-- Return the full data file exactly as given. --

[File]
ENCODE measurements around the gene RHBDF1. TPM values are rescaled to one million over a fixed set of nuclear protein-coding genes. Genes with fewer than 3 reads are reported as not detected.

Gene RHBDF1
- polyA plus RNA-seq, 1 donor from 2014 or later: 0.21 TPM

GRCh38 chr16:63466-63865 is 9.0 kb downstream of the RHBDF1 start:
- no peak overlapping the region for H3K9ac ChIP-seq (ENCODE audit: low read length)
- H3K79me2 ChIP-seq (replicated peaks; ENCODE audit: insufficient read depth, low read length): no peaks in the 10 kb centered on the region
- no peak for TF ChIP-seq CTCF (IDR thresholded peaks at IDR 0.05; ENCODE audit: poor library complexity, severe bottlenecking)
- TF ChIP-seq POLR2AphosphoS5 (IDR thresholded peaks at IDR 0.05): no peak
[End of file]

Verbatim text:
ENCODE measurements around the gene RHBDF1. TPM values are rescaled to one million over a fixed set of nuclear protein-coding genes. Genes with fewer than 3 reads are reported as not detected.

Gene RHBDF1
- polyA plus RNA-seq, 1 donor from 2014 or later: 0.21 TPM

GRCh38 chr16:63466-63865 is 9.0 kb downstream of the RHBDF1 start:
- no peak overlapping the region for H3K9ac ChIP-seq (ENCODE audit: low read length)
- H3K79me2 ChIP-seq (replicated peaks; ENCODE audit: insufficient read depth, low read length): no peaks in the 10 kb centered on the region
- no peak for TF ChIP-seq CTCF (IDR thresholded peaks at IDR 0.05; ENCODE audit: poor library complexity, severe bottlenecking)
- TF ChIP-seq POLR2AphosphoS5 (IDR thresholded peaks at IDR 0.05): no peak